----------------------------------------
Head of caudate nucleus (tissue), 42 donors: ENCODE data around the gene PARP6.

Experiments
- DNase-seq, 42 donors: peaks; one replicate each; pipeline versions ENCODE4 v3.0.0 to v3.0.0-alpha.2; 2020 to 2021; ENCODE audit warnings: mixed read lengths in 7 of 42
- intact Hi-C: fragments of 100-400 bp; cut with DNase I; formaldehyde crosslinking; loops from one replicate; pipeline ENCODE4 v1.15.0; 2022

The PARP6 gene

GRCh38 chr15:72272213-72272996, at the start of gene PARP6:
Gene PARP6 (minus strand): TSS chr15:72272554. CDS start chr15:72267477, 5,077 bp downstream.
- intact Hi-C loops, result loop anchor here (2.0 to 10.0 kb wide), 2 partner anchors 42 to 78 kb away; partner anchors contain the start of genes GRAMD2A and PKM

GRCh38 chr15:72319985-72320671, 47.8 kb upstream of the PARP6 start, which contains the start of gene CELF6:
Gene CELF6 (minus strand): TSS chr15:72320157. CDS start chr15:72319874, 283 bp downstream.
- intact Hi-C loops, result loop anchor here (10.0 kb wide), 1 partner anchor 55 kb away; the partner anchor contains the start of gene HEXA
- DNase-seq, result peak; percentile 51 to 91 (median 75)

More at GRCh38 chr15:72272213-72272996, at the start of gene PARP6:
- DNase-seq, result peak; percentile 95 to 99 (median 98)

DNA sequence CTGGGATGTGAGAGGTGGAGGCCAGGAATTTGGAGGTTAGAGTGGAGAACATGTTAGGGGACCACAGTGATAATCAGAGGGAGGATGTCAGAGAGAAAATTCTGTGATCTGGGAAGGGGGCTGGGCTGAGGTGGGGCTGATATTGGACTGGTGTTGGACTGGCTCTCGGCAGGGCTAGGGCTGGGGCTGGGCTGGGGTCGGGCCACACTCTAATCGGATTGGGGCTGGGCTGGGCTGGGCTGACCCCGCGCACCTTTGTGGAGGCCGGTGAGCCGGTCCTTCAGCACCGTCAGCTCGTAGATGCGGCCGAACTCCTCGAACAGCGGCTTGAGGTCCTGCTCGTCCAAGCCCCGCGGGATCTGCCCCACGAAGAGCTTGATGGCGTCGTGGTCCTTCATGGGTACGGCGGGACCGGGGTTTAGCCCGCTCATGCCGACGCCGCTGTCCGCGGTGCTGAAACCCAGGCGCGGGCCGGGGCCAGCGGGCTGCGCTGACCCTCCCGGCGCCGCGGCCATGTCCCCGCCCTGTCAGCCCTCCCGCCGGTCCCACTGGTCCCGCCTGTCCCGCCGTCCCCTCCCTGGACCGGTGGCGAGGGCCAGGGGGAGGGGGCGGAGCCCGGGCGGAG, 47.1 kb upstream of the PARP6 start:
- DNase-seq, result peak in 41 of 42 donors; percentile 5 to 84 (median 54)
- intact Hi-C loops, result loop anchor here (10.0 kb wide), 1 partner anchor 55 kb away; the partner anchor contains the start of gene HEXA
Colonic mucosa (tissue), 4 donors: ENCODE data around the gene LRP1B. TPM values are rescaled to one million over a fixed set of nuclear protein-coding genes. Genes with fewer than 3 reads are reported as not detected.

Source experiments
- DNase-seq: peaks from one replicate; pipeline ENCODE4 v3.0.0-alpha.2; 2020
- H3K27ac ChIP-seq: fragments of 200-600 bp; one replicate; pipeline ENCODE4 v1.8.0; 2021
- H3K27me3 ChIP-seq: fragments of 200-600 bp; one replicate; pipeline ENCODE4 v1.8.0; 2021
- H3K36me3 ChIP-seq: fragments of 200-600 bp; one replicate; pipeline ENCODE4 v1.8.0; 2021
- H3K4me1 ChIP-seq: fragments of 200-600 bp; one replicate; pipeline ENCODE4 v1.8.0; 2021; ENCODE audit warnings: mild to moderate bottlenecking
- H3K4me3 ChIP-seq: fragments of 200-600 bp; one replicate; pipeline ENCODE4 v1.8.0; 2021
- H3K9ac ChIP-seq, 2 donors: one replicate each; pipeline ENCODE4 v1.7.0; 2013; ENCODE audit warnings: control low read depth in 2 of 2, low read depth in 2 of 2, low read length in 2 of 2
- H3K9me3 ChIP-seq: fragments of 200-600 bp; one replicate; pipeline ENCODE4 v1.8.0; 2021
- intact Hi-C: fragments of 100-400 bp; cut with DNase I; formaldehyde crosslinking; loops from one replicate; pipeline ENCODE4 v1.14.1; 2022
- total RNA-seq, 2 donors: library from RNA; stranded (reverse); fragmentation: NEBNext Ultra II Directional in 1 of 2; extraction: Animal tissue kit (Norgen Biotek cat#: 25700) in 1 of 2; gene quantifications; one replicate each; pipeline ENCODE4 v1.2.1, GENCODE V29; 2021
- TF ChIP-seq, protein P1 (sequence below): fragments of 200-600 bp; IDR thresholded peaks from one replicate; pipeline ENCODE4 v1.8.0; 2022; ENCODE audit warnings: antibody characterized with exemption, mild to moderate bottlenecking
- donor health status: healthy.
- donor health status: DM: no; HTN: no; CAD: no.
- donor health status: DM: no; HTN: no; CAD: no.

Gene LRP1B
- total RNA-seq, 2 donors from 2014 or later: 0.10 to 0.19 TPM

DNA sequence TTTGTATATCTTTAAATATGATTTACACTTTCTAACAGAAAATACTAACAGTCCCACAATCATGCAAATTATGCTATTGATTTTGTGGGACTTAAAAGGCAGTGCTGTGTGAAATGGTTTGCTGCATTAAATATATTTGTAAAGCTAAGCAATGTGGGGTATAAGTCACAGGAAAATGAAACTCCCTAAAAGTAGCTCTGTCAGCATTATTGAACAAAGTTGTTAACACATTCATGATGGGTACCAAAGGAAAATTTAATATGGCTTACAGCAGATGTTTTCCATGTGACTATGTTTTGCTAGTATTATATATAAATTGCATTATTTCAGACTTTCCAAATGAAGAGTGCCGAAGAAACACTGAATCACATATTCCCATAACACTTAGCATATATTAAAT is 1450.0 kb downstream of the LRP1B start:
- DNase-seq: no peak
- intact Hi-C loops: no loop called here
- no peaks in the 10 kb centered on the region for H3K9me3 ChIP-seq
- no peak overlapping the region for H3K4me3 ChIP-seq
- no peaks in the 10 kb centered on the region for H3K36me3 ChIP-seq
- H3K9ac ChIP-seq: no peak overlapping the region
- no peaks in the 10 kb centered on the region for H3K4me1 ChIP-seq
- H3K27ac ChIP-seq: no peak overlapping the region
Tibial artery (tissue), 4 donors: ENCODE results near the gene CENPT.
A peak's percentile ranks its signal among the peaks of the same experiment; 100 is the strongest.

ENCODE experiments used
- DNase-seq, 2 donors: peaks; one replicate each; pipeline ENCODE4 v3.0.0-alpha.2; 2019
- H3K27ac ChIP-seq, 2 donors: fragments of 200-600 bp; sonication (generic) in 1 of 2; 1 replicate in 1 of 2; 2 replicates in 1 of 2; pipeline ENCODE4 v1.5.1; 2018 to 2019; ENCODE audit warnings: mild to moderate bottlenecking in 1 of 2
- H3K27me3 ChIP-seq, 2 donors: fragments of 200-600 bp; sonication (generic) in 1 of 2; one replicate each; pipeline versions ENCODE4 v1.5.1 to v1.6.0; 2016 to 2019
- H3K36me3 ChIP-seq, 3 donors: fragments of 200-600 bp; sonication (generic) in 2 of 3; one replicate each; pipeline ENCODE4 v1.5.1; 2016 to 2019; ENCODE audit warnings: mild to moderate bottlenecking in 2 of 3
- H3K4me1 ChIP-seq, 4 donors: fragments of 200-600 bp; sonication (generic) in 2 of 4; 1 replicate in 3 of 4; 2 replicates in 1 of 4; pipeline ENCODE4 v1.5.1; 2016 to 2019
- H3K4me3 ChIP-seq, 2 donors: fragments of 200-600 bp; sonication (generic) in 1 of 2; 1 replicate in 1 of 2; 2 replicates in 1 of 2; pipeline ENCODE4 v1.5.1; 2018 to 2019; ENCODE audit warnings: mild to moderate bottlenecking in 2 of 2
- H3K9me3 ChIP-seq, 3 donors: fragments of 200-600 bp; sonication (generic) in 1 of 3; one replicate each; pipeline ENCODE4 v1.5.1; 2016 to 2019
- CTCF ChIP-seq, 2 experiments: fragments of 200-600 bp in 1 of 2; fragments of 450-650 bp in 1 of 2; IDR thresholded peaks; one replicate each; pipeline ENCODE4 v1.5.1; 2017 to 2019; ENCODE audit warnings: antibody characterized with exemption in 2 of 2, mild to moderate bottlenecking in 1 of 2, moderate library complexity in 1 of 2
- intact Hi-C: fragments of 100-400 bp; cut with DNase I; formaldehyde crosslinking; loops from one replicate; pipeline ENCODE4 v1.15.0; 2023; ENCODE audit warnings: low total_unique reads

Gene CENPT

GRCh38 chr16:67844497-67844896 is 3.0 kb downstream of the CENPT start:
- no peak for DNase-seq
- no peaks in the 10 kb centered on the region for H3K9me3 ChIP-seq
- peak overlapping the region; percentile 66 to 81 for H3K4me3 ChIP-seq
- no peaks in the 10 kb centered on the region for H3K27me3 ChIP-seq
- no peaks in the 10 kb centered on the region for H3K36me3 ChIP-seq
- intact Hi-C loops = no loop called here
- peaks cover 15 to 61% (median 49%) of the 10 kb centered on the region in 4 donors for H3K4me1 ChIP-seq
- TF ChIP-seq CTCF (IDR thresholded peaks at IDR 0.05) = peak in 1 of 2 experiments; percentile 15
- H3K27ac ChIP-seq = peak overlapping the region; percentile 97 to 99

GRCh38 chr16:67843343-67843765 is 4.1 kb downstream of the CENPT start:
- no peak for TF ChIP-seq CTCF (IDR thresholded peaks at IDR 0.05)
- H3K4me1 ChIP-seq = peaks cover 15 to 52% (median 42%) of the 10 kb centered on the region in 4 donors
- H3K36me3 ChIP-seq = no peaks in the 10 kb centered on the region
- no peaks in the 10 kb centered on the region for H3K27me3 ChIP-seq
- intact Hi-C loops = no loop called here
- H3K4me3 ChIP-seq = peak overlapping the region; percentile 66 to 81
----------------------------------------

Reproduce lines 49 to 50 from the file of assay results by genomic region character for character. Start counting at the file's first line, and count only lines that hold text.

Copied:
- H3K27ac ChIP-seq, 2 donors: fragments of 200-600 bp; sonication (generic) in 1 of 2; 1 replicate in 1 of 2; 2 replicates in 1 of 2; pipeline ENCODE4 v1.5.1; 2018 to 2019; ENCODE audit warnings: mild to moderate bottlenecking in 1 of 2
- H3K27me3 ChIP-seq, 2 donors: fragments of 200-600 bp; sonication (generic) in 1 of 2; one replicate each; pipeline versions ENCODE4 v1.5.1 to v1.6.0; 2016 to 2019